Holt laboratory: Pathogen genomics and bioinformatics
We focus on two main areas of bacterial genomics:
- Genomic epidemiology, or the study of bacterial pathogen populations
- Metagenomics, or the study of bacterial communities
A detailed introduction to these concepts and the differences between them is available on my blog.
Pathogen genomic epidemiology
We use whole genome sequencing to study populations of bacteria that contribute to disease in Australia and developing countries. This includes in-depth studies of microevolution in specific pathogen populations (e.g. Salmonella Typhi - typhoid; Shigella sonnei - dysentery; Klebsiella pneumoniae - pneumonia, UTI and other infections), using next-generation sequencing technologies to sequence and compare the genomes of hundreds of closely related isolates of the same pathogen.
In these studies, the minor differences between isolates (e.g. between Salmonella Typhi isolated from different typhoid fever patients in a particular location) are of most interest as they reveal how the pathogen is evolving in response to selective pressures (e.g. exposure to antibiotics, vaccine-induced immunity, or natural host immunity).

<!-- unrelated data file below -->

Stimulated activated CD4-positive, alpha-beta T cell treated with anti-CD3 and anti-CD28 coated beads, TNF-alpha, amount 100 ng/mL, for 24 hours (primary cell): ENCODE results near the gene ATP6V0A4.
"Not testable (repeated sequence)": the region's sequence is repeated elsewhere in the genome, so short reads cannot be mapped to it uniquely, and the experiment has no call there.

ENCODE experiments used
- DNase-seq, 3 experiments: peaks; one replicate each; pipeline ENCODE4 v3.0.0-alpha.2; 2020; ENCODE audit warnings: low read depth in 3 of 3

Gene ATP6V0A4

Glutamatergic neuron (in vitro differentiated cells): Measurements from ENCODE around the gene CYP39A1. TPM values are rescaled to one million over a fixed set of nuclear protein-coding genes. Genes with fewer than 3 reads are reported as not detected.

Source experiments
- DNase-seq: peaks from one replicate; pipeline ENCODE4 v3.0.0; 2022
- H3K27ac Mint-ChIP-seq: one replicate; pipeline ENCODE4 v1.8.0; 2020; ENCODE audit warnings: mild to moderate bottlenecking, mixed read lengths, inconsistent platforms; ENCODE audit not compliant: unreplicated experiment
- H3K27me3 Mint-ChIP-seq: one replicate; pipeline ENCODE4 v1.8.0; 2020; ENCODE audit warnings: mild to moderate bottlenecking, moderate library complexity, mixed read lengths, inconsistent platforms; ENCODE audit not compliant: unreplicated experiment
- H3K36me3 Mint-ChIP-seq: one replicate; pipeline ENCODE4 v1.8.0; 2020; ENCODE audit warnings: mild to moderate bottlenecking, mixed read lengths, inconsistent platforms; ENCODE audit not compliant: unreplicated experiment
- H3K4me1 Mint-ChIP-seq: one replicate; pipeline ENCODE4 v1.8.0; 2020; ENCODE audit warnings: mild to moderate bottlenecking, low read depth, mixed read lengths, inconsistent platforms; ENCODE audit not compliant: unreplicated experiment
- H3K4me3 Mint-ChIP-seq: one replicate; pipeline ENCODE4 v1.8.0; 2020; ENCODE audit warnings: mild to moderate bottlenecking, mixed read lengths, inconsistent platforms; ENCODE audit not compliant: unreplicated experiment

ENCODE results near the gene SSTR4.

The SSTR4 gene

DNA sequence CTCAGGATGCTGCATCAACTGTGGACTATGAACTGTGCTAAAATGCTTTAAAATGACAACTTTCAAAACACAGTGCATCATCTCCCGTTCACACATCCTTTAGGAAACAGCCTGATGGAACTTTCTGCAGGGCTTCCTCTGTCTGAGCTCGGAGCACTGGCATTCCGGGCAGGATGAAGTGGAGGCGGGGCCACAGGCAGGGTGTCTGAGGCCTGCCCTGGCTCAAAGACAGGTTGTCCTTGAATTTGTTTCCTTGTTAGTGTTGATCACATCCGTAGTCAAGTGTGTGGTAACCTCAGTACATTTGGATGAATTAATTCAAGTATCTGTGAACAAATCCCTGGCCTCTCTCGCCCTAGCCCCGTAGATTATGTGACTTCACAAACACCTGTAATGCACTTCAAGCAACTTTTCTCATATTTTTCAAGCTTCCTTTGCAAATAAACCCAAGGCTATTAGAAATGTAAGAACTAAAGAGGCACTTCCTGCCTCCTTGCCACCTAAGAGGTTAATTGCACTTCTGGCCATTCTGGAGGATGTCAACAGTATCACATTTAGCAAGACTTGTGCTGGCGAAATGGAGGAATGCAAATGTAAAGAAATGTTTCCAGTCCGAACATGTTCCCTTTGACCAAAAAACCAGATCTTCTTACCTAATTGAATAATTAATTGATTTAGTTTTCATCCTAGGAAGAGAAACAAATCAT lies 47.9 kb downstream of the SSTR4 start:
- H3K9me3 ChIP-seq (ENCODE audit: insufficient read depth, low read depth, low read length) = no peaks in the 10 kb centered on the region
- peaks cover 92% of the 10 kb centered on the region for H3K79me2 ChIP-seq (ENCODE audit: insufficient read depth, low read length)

- antibiotic resistance
- transmission, infection control and public health
- novel bioinformatics methods to interrogate genome data
- developing bioinformatics tools suitable for use in public health laboratories
Specific pathogens under study:
- Salmonella Typhi and Paratyphi A (typhoid fever)
- other Salmonella (food poisoning)
- Shigella (dysentery)
- Listeria (food poisoning)
- Klebsiella pneumoniae (hospital acquired infections)
- Acinetobacter baumannii (hospital acquired infections)
Whole genome comparisons of pathogenic E. coli strains including the 2011 German outbreak strain, compared to an enterohaemorrhagic (EHEC) strain.
While some bacteria are pathogenic, meaning they make us sick, most of the bacteria we encounter are not pathogenic and live inside our bodies as commensal microorganisms. In fact, for every human cell in our bodies, there are about 10 bacterial cells. These communities of bacteria are a part of healthy human physiology and are referred to as the 'human microbiome'.